In addition to the data on transaction, we also collaborated with Paytm to conduct a survey to obtain information on firm sales. The survey was designed around an intervention that Paytm conducted to incentivize unregistered informal sector firms to adopt the payments mobile app, enabling them to accept payments using a simple QR code19. The incentives provided varied but included cashback offers based on the first hundred payments received through the app or Paytm Gold benefits. We provide further details of the intervention in section III.B and discuss here the sampling and information collected through the survey.

The survey collected information on 3,046 firms out of which 1,417 belonged to the set of firms that were targeted early in January 2019 (treatment group) and 1,629 belonged to the set of firms that were targeted in July 2019 (control group). 925 out of the 3,046 firms provided their sales figures for both the month before the survey and six months ago, which are crucial to our analysis. The firms chosen to be surveyed were randomly sampled within each state by treatment group.

The survey was designed to capture information on total firm sales for two sets of firms – those that used the mobile payments technology and those that did not – six months before and after the former were incentivized to adopt. As the survey was conducted only once, we asked firms to provide both their current monthly sales information as well as the amount of sales from six-months ago on a recall basis20. In addition to information on sales, we also obtained data on other basic firm characteristics such as number of employees, business category, whether they have access to a bank account and the amount of loan taken.

The survey also elicited information on firms’ subjective expectations on their future sales. We asked each firm to report the minimum and the maximum monthly sales that they expect to earn over the next year and the probability of earning more than the midpoint of the support of the distribution (Altig and others, 2019; Manski, 2004). The survey question was as follows:

In the future, one year from now, what are your expectations about your business:

  • What is the monthly maximum amount of sales that you think your business will be able to earn, What is the monthly minimum amount of sales that you think your business will be able to earn,

  • On a scale of 0–10, with 0 being not at all likely and 10 being certainly likely, what is the probability that your monthly sales in one year will be at least x [read out midpoint the value from excel sheet]?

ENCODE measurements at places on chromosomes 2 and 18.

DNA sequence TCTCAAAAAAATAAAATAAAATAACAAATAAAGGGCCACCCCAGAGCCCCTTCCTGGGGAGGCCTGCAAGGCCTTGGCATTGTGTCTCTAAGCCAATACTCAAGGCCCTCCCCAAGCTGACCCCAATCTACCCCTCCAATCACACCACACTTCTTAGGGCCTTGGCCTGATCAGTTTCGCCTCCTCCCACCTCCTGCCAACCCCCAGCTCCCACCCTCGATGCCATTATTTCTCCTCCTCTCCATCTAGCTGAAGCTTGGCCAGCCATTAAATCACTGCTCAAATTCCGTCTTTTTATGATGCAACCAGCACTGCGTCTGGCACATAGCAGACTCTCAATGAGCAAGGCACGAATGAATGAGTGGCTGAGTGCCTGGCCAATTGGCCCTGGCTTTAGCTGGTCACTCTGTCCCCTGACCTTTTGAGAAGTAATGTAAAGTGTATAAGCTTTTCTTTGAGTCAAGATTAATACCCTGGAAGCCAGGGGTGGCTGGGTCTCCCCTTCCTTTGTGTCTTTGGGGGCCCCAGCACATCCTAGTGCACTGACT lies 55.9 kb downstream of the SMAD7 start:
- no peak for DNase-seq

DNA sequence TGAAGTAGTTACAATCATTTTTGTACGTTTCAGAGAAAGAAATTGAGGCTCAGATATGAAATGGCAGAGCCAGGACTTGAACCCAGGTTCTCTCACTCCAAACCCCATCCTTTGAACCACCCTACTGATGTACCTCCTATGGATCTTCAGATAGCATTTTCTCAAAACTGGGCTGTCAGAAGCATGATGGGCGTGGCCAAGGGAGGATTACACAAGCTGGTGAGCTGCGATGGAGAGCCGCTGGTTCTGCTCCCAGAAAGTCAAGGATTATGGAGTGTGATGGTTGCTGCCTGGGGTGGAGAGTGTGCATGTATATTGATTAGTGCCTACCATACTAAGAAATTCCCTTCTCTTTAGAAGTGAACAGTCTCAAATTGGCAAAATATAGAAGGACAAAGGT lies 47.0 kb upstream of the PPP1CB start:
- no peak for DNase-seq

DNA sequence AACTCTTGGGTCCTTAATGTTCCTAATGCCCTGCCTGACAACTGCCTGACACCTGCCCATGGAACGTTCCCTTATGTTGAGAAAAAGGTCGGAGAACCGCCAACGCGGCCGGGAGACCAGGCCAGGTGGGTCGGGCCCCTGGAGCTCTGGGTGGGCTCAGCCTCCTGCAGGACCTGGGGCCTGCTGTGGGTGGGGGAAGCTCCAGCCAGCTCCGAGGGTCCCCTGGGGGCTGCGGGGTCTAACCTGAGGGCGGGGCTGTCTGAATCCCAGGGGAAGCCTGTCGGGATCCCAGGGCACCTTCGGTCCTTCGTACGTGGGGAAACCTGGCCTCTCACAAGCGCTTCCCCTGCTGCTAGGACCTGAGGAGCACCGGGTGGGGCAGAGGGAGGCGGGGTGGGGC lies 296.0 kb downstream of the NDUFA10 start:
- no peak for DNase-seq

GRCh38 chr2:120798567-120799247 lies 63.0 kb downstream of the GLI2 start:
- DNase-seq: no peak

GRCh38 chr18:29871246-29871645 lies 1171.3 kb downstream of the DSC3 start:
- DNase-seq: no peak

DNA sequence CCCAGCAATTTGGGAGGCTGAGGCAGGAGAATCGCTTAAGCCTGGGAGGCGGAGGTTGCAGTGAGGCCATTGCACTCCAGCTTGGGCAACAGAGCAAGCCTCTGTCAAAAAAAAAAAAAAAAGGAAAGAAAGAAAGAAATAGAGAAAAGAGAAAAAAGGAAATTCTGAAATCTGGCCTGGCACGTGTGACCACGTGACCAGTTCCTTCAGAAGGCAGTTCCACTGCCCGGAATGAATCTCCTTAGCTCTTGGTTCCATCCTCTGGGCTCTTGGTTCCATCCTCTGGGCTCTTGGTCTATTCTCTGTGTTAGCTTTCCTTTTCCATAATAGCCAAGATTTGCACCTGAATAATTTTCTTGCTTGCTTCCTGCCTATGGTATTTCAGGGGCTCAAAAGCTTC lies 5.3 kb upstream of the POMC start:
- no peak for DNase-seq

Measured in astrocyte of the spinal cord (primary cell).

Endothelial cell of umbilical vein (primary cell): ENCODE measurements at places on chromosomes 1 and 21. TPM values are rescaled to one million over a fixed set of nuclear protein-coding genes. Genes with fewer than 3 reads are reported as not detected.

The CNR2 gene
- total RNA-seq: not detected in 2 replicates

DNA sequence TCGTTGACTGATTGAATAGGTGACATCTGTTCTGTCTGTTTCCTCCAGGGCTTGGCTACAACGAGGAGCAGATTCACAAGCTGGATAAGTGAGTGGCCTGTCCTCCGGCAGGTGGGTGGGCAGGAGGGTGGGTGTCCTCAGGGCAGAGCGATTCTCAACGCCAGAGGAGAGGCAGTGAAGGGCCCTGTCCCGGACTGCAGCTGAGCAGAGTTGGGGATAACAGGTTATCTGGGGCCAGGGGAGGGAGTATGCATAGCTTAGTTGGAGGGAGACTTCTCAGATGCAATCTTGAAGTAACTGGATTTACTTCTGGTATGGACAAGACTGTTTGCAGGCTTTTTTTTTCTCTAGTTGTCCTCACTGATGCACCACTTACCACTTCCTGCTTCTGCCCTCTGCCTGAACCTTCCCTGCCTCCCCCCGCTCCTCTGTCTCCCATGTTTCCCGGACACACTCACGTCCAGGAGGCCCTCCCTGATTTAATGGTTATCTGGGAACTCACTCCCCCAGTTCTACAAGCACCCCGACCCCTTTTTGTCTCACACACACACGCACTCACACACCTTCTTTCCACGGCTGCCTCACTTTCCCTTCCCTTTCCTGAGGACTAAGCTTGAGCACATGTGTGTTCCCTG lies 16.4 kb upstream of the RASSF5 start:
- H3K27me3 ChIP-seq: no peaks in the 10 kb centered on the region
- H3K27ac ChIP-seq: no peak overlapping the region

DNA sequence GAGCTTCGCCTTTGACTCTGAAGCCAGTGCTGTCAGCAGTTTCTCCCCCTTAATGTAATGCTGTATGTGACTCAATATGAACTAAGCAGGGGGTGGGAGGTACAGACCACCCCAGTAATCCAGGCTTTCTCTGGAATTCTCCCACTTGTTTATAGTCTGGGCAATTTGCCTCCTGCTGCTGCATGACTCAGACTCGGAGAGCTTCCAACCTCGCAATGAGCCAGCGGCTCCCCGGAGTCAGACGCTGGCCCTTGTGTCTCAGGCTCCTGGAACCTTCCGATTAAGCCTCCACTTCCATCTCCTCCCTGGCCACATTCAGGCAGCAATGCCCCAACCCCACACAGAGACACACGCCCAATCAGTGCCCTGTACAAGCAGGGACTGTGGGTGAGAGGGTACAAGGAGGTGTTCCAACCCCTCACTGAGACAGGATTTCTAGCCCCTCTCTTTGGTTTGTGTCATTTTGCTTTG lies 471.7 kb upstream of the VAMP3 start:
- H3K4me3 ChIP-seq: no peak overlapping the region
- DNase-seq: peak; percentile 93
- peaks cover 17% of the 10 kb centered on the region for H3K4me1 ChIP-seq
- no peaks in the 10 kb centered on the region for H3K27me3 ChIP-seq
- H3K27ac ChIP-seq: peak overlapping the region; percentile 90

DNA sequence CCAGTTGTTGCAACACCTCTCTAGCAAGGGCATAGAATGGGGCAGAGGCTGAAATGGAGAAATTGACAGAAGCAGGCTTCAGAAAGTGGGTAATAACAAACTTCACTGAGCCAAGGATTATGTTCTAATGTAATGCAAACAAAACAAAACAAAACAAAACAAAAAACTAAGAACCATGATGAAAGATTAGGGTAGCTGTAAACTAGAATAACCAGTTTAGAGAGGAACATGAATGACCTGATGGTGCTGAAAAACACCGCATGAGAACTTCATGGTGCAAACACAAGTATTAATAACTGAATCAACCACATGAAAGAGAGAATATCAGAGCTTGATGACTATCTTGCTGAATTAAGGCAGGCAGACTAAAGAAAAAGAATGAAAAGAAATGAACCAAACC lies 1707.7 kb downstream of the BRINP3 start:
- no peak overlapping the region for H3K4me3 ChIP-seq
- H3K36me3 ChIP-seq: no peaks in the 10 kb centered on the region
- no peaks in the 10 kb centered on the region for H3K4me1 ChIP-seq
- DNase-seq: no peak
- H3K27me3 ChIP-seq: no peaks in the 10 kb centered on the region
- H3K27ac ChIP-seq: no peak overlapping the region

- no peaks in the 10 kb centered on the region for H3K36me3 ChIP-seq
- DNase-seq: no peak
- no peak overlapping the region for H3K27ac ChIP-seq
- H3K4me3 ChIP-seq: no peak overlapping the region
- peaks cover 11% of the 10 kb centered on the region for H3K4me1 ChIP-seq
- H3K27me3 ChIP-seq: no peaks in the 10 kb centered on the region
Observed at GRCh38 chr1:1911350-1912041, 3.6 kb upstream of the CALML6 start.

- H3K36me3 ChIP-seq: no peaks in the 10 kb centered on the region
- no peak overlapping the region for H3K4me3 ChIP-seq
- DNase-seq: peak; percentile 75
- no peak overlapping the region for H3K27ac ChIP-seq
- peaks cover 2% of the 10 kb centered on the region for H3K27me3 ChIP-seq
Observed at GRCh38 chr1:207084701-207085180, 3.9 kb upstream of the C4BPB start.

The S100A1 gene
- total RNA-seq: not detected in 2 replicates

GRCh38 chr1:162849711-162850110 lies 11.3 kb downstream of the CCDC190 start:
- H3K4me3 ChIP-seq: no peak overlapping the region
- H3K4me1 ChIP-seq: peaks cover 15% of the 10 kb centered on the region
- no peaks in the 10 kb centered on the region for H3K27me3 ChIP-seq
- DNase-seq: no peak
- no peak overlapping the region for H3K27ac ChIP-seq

We then fit a triangular distribution to derive the mean (subjective expectation) and the standard deviation (subjective uncertainty) of future sales. The triangular distribution is typically a more plausible description of the probability distribution of sales, because outcomes further away from the midpoint receive less weight (see Guiso, Jappelli, and Pistaferri (2002) for a discussion).

To cross-examine the reliability of the subjective expectations data, we compare the average future sales across the cross-sectional distribution of firms with the actual current sales reported by them. Figure 2 plots the two distributions (in log values) which appear broadly similar with the future sales distribution slightly shifted to the right suggesting some optimism for the future.

Figure 2.
Figure 2.

Distribution of Firm Sales: Current and Expected Sales

Citation: IMF Working Papers 2020, 138; 10.5089/9781513550244.001.A001

This figures plots the density of current and expected firm sales. The expected firm sales distribution is obtained from the cross-section mean (first moment) of each firms’ subjective expectations distribution for future sales (one year ahead).

III. Empirical Strategy

A. Risk-Sharing Specification

In this section we present our empirical test where we ask how the rainfall shock and cross-sectional variation in mobile money use can affect economic activity, either as a way of savings for the unbanked or by allowing for faster and cheaper remittance transfer. We use the following empirical specification to test for the risk-sharing effects of mobile money, using night-time lights, Yit as a proxy of economic activity in district i at month t:

Yit=βSit+γMit+δSitMit+χXit+αi+ηt+eit(1)

The variable Sit is a binary variable measuring the rainfall shock, as described in section II, and reflects conditions of drought or flood within a district. We expect rainfall shocks (both its surplus and deficit) to have a negative effect on economic activity.